NATO Chief: Military Alone Can’t Solve Afghanistan’s Problems
By Jim Garamone
American Forces Press Service
WASHINGTON, Jan. 28, 2008 The military cannot solve the problems of Afghanistan by itself, NATO’s supreme allied commander in Europe said today.
Army Gen. Bantz J. Craddock spoke on National Public Radio’s Diane Rehm Show. NATO is responsible for the International Security Assistance Force in Afghanistan.
Craddock, who has held his post since December 2006, said he had just returned from a trip to Afghanistan, and though he sees progress every time he goes to the country, it is uneven. Even where security progress has been good, more needs to be done to bring good governance to the people and to create jobs, he said.
“The fact is the military can’t solve the problem,” Craddock said. “The military will set the conditions to allow the people of Afghanistan and the local, provincial and national governments to provide better governance, and create jobs.”
The idea, he said, is to drive a wedge between the Taliban and the people. He said he wants to break the “day fighters” -- Afghans who fight for the Taliban or al Qaeda as a way to earn money and put food on their families’ tables -- away from the group.
“If they could get an honest wage, they would do it,” Craddock said. “That’s the job creation that needs to happen throughout the country. And it has to happen in the south and east, as well as the more stable areas in the north and west.”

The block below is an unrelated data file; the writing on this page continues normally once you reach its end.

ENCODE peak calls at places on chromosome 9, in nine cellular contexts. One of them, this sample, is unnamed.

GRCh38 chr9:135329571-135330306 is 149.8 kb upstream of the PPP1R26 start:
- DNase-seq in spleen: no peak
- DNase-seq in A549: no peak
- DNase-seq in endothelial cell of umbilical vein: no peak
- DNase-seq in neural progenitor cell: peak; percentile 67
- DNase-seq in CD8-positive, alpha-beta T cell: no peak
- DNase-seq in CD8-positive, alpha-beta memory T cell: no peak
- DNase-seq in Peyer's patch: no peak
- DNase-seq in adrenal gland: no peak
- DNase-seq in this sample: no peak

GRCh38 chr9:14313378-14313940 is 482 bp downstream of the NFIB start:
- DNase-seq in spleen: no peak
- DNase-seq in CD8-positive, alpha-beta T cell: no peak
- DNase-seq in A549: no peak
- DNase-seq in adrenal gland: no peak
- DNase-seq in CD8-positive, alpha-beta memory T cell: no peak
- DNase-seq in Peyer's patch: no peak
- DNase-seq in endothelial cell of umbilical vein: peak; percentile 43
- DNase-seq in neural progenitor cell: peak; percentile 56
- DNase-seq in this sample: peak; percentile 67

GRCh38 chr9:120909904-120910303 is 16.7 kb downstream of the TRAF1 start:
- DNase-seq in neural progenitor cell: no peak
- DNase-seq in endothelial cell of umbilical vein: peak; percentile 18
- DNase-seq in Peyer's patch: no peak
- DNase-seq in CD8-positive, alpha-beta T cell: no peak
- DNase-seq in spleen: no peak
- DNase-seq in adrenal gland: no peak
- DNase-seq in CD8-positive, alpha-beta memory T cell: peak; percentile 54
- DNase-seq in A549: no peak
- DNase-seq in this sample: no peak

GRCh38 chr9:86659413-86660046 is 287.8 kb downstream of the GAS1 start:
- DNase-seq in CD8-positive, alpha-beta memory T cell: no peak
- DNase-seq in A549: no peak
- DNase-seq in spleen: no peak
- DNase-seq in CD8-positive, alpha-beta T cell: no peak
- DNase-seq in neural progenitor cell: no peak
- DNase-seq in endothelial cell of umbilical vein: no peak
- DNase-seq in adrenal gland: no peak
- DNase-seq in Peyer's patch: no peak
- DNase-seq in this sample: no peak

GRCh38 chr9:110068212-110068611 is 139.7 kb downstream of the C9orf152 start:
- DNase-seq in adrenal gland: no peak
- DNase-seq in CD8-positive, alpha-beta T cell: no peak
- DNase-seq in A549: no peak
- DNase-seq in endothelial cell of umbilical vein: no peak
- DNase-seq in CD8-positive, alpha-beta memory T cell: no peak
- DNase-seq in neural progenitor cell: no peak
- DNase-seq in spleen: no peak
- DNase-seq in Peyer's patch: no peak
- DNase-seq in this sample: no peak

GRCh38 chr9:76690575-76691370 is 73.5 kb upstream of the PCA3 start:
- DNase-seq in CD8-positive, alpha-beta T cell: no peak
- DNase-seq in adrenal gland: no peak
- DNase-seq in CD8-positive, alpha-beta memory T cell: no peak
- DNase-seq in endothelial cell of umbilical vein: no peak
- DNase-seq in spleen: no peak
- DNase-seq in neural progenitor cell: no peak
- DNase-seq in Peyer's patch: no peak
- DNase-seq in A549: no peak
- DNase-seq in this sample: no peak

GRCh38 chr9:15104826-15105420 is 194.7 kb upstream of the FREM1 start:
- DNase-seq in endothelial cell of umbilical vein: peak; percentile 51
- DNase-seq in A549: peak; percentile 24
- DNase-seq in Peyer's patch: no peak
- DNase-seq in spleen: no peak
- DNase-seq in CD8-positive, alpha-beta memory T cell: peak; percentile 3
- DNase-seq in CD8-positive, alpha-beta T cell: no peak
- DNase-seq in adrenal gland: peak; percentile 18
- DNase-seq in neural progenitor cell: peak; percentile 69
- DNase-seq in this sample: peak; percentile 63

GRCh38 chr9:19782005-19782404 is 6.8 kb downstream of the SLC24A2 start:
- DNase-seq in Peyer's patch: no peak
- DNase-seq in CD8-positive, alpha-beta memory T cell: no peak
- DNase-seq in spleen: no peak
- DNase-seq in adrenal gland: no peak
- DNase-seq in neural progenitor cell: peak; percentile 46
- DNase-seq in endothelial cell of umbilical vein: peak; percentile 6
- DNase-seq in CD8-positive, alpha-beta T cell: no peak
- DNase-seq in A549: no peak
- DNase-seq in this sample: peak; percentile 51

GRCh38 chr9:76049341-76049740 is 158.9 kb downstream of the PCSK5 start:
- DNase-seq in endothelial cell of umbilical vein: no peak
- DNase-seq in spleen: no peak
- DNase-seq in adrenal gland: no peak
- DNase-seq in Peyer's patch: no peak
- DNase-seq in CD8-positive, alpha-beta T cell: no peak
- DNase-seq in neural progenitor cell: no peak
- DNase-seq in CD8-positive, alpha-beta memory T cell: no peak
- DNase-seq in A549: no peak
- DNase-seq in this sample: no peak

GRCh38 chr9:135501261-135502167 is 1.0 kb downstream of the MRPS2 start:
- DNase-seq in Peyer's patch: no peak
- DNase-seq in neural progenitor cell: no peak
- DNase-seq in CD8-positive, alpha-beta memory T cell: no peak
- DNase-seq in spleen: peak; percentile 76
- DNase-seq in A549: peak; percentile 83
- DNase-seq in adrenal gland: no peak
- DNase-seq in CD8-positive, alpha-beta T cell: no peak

Most of Afghanistan’s 396 districts are peaceful, the general said, with 40 districts in the southern and eastern parts of the country causing 70 percent of Afghanistan’s security problems. “That is Taliban country,” Craddock said.
The United States is sending an additional 3,200 Marines into Afghanistan beginning in March. Part of the force will go to reinforce NATO forces in Regional Command South, and the rest will be trainers for the Afghan National Army and Afghan National Police.
NATO has 47,000 troops in Afghanistan, 18,000 of them American. Another 10,000 American servicemembers are part of Operation Enduring Freedom and are not under NATO command. This includes trainers with Combined Security Transition Command Afghanistan.
The Marines will be a short-term fix. Once they leave Afghanistan after a seven-month stint, NATO nations must pony up their replacements. The need for the troops is undisputed; NATO nations determined the numbers, and the alliance members agreed.
“We have a requirement that has not been met,” Craddock said. “We have a troop list, and we continue to work with the NATO nations to get them to contribute to meet all of our military requirements.”
Some of the requirements are in the “high-demand, low-density” category. These include helicopters and complex intelligence, surveillance and reconnaissance assets. In some cases, the general said, political issues preclude nations from contributing.
The NATO effort must be a long-term commitment, Craddock said, because NATO forces will be needed until Afghan security forces can take responsibility. Meanwhile, he said, the Afghan government must work with the international community and nongovernmental organizations to put aid and job programs in place. These programs “must be integrated, coordinated and focused on the delivery of the effects: the jobs, the infrastructure, the roads,” he said.
“The key here is the development of a competent Afghan National Army and police force,” he said.
The Afghan National Army is moving along very well. The army could be ready to take over total responsibility in four to five years, he said, with the police two years behind.